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Nicro gets flak from correctional services after call to reduce the cost of prisoners

Nicro CEO Betzi Pierce said South African prisons were universities of crime, with the majority of them housing many minor or less-serious offenders who could have undergone an alternative intervention. Picture: Brendan Magaar/African News Agency(ANA)

Nicro CEO Betzi Pierce said South African prisons were universities of crime, with the majority of them housing many minor or less-serious offenders who could have undergone an alternative intervention. Picture: Brendan Magaar/African News Agency(ANA)

Published May 4, 2022

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Cape Town - The Department of Correctional Services (DCS) has pushed back at a call by the SA National Institute for Crime Prevention and the Reintegration of Offenders (Nicro) to partner-up and create sustainable interventions to reduce the cost of imprisonment.

The non-profit organisation said that although about R1.63 billion was being spent on housing inmates each year, with no improvement in the rate of crime, it could offer tested interventions – namely diversion and non-custodial sentencing that would cut the hefty bill down sizeably.

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Nicro CEO Betzi Pierce said South African prisons were universities of crime, with the majority of them housing many minor or less-serious offenders who could have undergone an alternative intervention.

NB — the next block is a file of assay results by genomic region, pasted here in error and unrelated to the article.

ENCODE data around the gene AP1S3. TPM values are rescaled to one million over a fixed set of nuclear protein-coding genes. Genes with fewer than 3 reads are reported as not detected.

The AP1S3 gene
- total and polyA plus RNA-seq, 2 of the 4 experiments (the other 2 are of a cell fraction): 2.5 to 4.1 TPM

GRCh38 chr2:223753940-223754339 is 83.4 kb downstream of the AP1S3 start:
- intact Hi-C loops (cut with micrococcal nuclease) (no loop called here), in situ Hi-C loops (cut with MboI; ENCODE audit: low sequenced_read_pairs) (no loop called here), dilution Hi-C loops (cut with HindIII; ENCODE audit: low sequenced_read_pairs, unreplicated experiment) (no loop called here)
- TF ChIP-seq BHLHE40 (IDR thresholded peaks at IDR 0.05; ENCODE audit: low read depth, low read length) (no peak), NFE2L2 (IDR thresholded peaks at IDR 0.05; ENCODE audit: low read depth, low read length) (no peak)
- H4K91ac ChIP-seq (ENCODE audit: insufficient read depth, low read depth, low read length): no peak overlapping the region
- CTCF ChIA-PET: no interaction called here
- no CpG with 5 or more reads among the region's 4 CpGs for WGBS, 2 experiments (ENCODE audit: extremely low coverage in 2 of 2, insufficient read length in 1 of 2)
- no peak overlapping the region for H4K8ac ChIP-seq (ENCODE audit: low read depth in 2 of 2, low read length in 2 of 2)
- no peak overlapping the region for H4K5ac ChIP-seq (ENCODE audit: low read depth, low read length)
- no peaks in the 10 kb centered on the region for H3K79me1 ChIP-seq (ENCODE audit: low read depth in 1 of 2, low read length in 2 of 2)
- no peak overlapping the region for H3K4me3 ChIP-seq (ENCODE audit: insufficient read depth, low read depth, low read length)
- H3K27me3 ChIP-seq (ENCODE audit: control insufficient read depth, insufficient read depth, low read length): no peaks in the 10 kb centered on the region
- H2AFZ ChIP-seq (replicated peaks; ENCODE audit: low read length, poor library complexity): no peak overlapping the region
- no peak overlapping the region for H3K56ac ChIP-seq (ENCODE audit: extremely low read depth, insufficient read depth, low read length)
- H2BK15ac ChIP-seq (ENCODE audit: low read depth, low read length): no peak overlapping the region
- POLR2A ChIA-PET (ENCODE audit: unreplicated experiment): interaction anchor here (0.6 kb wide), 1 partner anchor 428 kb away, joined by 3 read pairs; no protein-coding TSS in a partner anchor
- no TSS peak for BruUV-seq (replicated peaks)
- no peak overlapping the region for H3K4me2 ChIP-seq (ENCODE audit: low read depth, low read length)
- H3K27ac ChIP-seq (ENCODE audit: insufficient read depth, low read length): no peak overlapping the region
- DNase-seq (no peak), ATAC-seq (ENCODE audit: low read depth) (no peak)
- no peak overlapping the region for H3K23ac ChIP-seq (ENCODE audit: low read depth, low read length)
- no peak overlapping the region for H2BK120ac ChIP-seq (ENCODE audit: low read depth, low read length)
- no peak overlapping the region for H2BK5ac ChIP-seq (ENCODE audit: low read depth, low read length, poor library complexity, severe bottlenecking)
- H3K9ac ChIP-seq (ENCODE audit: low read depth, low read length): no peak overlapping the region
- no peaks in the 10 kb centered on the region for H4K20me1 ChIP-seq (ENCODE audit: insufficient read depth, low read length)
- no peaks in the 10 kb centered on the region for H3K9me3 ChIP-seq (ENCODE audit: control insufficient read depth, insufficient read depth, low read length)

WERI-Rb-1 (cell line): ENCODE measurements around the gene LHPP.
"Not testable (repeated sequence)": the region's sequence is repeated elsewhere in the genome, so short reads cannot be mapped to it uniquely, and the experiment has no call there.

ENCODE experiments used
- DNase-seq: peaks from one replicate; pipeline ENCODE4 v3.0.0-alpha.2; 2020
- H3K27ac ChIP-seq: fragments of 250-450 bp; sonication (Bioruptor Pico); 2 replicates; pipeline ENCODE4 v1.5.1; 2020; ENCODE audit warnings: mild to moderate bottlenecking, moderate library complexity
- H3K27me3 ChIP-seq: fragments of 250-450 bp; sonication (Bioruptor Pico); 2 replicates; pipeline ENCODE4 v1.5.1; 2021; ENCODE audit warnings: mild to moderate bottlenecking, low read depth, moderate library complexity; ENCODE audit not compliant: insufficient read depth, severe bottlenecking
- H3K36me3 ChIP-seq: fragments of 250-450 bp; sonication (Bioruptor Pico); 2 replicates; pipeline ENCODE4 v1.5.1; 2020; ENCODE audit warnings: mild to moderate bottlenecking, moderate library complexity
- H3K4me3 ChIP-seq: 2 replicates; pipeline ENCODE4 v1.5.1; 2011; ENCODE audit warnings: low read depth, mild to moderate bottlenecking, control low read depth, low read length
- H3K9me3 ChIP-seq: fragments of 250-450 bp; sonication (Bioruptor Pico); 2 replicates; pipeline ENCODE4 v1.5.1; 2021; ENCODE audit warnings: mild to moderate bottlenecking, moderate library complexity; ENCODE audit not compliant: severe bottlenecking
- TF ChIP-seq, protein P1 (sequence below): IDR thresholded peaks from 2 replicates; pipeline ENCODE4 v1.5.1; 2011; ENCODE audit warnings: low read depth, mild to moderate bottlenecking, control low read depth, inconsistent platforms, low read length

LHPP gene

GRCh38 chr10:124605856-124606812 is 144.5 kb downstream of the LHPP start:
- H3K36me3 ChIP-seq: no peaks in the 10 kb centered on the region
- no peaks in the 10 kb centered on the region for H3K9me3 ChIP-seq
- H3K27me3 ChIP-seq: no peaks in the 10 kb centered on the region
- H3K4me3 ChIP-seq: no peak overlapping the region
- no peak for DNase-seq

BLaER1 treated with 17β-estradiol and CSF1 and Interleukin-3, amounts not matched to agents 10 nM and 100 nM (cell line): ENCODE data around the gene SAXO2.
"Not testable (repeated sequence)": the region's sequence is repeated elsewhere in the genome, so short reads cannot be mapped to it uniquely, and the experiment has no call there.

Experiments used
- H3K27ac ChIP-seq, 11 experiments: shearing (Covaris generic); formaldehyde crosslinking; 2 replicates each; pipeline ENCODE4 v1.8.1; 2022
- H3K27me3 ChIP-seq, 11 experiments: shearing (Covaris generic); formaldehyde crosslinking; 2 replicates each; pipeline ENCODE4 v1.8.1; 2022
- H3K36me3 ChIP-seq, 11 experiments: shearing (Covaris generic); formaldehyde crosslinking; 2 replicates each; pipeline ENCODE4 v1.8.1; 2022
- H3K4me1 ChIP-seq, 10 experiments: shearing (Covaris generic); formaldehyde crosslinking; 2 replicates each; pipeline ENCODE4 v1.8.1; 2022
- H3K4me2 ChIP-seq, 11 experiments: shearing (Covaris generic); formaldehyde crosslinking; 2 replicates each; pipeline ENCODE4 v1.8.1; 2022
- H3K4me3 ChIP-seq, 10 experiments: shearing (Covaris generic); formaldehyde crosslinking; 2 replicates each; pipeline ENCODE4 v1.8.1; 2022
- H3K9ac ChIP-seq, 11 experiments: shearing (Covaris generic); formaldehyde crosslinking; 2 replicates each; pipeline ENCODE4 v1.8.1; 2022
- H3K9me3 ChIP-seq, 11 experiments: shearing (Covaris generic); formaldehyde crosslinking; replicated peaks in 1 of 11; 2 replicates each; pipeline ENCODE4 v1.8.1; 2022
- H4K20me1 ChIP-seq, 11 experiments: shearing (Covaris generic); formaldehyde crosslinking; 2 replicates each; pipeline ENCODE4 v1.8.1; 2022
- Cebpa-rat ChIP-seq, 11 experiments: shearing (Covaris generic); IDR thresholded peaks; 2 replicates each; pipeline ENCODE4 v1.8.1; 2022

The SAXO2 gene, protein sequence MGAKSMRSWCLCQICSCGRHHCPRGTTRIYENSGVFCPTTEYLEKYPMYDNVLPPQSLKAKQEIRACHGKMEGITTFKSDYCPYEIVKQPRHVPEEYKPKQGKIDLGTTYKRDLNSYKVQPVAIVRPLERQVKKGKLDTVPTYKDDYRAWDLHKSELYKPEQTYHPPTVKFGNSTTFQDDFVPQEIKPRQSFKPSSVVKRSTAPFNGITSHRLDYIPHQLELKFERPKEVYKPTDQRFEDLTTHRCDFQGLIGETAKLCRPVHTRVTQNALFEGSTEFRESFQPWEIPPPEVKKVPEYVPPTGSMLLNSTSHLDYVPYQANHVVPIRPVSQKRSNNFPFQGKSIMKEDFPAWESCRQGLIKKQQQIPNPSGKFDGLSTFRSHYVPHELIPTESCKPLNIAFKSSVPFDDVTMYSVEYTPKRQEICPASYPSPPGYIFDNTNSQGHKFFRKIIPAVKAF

“Differentiating between the categories of inmates in our prisons is important if we want to have a real shot at reducing the rate of crime in our country. If we change the way we process less-serious offenders, who do not necessarily need to be housed in prison, we can cut down on the number of people we need to sustain.

“Moreover, this will also help avoid exposure to the negative socialisation that happens in our prisons that produces hardened criminals.

“The fact that most prisoners re-offend when they are released is evidence that we have a better chance at reintegrating offenders if they are not exposed to the negative socialisation that happens in our prisons in the first place,” he said.

Pierce said Nicro’s two main interventions could help address issues straddling the South African prison system. He said mitigating factors could legitimately be taken into account when processing a case.

“At Nicro, these programmes have their foundations in cognitive behavioural therapy. We offer counselling that addresses the root causes of criminal behaviour, to bring about a lasting change, where offenders are far less likely to commit crimes again,” he said.

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However, the DCS said the department was already working with stakeholders and partners in the corrections space.

Spokesperson Singabakho Nxumalo said: “Challenges arise when some organisations view correctional services as an avenue to generate income. The figures provided by Nicro are not even accurate, but they are used in an effort to generate a false need.

“Their statement goes further to say ‘correctional centres are the universities of crime’. This is pure nonsense, and it is something that we will never accept. We dealt with Nicro in the past, and their statement is a disturbance as we have always treated them as an institution at work,” Nxumalo said.

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